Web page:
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Coalition Provides Testimony In Support of Funding for Bicycle/Pedestrian Projects

By June 2, 2015State House Watch


Testimony in SUPPORT of LD 193 – An Act To Authorize a General Fund Bond Issue for Bicycle and Pedestrian Projects

June 2, 2015

Good Afternoon Senator Hamper, Representative Rotundo, and distinguished members of the Committee on Appropriations and Financial Affairs. My name Abby King. I am a resident of Portland and I represent the Bicycle Coalition of Maine. Thank you for the opportunity to testify before you today in support of funding for walking and biking infrastructure projects in any transportation bond passed this session.
The Bicycle Coalition of Maine and our 5,000 members across the state urge you to support direct funding for infrastructure projects like sidewalks, crosswalks, bike lanes, and multi-use paths. These projects are fundamentally about transportation choice, safety, access, and equity. They deserve to be funded directly in the transportation bond. Ultimately, biking and walking infrastructure is about the safety of Maine people and the economic vibrancy of Maine towns and cities.
Every year, hundreds of people walking and biking on Maine roads are hit by cars and injured or killed as a result. Over 1,300 pedestrians and over 1,000 bicyclists were hit by cars in Maine from 2009 – 2013. In 2014 alone, 15 pedestrians and bicyclists were killed on the road when hit by cars.
Providing walkways separated from the travel lanes could help to prevent up to 88 percent of pedestrian deaths that occur when the pedestrian is walking in the road. Study after study has shown that people will leave the car at home and choose to ride and walk if they have well-designed streets, sidewalks, and multi-use paths available for them.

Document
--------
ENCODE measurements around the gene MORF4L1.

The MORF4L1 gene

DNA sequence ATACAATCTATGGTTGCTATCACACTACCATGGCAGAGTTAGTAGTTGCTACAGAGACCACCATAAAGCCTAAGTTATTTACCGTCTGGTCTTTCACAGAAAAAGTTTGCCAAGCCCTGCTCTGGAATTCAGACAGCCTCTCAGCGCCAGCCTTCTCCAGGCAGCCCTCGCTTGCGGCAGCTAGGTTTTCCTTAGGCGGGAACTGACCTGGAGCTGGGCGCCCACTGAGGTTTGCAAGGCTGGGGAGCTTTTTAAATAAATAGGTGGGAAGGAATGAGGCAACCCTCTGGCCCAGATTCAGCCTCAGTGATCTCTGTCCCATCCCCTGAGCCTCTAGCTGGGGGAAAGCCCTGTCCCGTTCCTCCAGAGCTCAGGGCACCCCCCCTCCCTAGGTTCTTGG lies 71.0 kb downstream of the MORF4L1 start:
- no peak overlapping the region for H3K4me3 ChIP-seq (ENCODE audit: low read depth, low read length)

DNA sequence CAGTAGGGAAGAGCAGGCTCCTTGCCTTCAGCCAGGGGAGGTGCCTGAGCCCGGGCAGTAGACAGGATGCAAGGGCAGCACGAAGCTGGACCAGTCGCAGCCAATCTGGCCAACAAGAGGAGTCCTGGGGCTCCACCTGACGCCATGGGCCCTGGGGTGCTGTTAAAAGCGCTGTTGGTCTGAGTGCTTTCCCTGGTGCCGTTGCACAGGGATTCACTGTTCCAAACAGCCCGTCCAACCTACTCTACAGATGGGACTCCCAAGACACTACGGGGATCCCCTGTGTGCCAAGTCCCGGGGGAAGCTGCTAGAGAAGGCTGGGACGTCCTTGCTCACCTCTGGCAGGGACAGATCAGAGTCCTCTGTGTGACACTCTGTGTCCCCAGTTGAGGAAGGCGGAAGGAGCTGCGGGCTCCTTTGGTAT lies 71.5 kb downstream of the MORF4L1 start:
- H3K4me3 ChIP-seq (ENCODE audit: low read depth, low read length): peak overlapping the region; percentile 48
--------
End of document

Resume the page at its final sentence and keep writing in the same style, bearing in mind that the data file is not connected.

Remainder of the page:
We have not prioritized funding for transportation projects that would reduce these needless deaths and debilitating injuries. Each year, MaineDOT can only meet, at most, 10% of the demand for stand-alone biking and walking projects from the towns and cities that apply. In 2012, 92 communities applied for a competitive grant for bicycle/pedestrian infrastructure projects. None of those projects were funded due to the already long list of backlogged projects.
LD 193 would fund the construction of 39 backlogged biking and walking infrastructure projects. This bond would leverage 20% of all planning and construction funds from the local communities. This backlog is real and it’s affecting communities all over the state. All of the 39 projects on the list in front of you have been approved and deemed “eligible and worthy” for design, construction, or both by the Maine DOT, yet they continue to wait for funding.
This list represents projects all over the state, from Waterboro to Presque Isle, that would keep children, seniors, families, and all Mainers safe, and that would benefit local businesses and revitalize Maine downtowns. In the case of many of these projects, the plans have been approved and the communities have devoted their share of the local match funding. They are simply waiting for the State to devote its share of the funds that have been promised. The list before you contains dozens of shovel-ready projects all over our state that would provide jobs, make Maine children and families safer and healthier, and help revitalize struggling Maine downtowns.
Biking and walking encourage economic development by increasing foot traffic to local businesses, by attracting a young people (who increasingly want live downtown and enjoy a short, active commute to work) to move to Maine, and by serving our seniors who want to Age in Place and continue to participate, shop, volunteer, and engage in their community. Construction of biking and walking projects will create much-needed jobs in our state. An average bicycle project creates 3.6 more jobs per $1 million invested than a car-only project. And small projects like sidewalks and bike paths are labor intensive and more likely to be contracted to local construction companies rather than larger out-of-state firms.
If we had funding to build these shovel-ready projects, the safety of all road users would improve, and our transportation network would be accessible to all Mainers including the 24% of Maine residents who don’t drive. For the sake of our economy, our safety, our health, and our environment, and because all people in Maine deserve an equal opportunity to get from place-to-place safely in their communities, please support funding for biking and walking projects.